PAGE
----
I was talking with some students in our Judaic Studies class recently about the Adam and Eve chapter of Genesis, when something struck me. This kids were not at all disappointed that Adam and Eve were kicked out of the Garden of Eden.
“But isn’t that a bummer,” I said, “that they couldn’t live in this perfect paradise and have the easy life?”
“No,” they said. “That wouldn’t be good for them. They didn’t even realize how good they had it.”
When these kids learned that the punishment for eating from the Tree of Knowledge was expulsion, these kids seemed actually relieved. The perfection the Garden of Eden was not appealing to them. In fact it was too much pressure. And they argued, if Adam and Eve didn’t know anything bad, they wouldn’t appreciate the good.
I was interested and impressed to hear the worldview of young people who are perfectly at ease with imperfection.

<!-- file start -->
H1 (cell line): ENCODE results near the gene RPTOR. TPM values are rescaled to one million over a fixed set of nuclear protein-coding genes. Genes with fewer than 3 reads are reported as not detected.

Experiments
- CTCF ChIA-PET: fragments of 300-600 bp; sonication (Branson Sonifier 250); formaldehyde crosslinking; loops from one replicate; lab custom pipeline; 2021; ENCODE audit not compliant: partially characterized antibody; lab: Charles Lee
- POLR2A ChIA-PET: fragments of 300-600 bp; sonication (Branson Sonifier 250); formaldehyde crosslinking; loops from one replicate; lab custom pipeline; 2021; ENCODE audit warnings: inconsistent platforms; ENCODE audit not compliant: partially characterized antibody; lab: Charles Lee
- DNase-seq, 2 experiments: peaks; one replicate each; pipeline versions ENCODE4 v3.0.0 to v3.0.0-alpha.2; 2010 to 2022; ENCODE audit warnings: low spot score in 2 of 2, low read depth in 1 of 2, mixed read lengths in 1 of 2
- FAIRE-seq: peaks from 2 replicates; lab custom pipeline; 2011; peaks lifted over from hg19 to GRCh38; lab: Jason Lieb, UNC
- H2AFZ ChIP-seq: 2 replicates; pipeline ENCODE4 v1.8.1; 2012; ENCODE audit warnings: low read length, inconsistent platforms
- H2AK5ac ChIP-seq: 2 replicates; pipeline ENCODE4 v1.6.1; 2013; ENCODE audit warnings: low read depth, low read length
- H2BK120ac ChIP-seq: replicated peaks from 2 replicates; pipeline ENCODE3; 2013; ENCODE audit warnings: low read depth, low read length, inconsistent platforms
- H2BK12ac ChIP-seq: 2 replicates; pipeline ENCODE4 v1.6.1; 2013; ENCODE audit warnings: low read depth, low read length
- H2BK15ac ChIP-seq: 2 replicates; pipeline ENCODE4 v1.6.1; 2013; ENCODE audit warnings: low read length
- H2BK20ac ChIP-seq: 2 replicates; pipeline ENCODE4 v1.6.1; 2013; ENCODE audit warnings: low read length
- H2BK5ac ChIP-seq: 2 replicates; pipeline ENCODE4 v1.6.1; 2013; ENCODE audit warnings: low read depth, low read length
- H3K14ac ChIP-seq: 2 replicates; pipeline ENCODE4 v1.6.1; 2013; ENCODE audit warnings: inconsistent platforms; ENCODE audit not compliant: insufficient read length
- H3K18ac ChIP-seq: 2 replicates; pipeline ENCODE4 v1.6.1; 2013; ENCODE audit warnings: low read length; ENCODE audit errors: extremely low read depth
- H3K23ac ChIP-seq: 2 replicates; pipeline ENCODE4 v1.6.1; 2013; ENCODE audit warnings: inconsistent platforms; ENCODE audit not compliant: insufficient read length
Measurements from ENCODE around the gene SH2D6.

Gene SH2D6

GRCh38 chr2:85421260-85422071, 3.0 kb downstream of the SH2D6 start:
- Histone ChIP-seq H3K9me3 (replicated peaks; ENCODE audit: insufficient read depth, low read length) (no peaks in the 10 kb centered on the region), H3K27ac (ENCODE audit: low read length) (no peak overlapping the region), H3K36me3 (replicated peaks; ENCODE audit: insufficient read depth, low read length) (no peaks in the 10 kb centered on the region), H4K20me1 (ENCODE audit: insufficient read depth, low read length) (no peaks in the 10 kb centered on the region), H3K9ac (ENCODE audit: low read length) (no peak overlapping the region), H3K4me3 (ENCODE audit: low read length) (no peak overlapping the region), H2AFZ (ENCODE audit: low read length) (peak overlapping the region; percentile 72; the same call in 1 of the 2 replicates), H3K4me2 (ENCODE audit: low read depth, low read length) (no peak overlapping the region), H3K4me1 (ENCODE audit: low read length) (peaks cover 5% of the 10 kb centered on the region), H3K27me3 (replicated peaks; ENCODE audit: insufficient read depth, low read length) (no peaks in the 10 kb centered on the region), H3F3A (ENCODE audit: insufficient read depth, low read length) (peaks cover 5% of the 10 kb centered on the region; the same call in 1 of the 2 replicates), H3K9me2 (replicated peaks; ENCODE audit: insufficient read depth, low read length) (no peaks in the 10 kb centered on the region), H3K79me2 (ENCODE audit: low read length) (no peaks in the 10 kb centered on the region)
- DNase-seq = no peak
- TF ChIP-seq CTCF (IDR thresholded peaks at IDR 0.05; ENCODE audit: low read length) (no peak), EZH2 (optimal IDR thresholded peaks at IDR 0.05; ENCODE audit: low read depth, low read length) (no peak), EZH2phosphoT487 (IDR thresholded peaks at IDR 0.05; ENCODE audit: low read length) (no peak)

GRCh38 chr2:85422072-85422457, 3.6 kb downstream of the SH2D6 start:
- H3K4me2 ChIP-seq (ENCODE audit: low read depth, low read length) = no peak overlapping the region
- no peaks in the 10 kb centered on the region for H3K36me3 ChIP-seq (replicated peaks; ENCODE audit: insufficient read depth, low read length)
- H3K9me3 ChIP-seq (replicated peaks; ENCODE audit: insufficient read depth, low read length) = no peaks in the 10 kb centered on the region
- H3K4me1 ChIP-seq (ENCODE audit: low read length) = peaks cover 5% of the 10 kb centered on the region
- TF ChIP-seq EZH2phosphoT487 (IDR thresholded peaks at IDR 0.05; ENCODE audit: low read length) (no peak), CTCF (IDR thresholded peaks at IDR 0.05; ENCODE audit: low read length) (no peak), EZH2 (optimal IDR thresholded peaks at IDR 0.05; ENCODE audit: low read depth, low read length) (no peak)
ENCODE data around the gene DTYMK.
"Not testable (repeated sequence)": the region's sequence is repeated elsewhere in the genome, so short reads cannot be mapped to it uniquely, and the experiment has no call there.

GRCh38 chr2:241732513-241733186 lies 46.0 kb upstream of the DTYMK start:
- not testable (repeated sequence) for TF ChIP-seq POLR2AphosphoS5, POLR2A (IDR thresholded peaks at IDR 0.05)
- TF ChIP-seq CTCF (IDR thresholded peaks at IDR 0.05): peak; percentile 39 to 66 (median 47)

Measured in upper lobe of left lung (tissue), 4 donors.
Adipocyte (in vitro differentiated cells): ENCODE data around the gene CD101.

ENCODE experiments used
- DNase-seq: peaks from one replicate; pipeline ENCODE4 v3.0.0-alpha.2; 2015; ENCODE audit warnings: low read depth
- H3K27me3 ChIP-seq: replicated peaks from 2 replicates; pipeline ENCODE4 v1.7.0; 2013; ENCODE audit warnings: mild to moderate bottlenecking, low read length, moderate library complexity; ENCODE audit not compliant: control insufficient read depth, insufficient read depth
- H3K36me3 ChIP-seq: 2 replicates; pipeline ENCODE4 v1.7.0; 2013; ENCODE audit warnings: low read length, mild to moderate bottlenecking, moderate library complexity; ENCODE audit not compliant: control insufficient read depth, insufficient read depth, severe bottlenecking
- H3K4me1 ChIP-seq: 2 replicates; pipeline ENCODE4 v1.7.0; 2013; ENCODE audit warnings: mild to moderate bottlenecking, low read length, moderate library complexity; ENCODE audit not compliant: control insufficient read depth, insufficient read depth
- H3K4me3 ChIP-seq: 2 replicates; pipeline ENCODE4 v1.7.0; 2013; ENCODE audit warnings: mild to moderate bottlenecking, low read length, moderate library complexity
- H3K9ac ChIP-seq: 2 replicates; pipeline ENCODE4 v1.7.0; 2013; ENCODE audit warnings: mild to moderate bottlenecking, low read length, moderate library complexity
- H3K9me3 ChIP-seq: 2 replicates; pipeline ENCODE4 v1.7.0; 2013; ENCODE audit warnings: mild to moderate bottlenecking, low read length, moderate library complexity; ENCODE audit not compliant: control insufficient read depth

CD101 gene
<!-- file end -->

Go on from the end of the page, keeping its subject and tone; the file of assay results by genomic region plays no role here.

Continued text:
Indeed Adam and Eve don’t complain about their punishment, and although dialogue is sparse, I get the sense that Adam and Eve carry on with relative calmness after their punishment.
What is the Torah trying to teach us with the narrative?
Stephen Greenblatt, Harvard Professor of Humanities writes:
Hebrew Scriptures seems to be offering a powerful way to understand a fundamental set of questions about the way we humans live: Why do we have to work so hard? Why are women oppressed by men? Why do they continue to desire men who oppress them? Given that childbirth is necessary for procreation, why is it so painful? Why, in the end, do we return to the dust? While the story, as told in the Tanach (the Hebrew Bible), does not suggest Adam and Eve sinned, it does seem to suggest that the earliest human beings bear some responsibility for the way things are.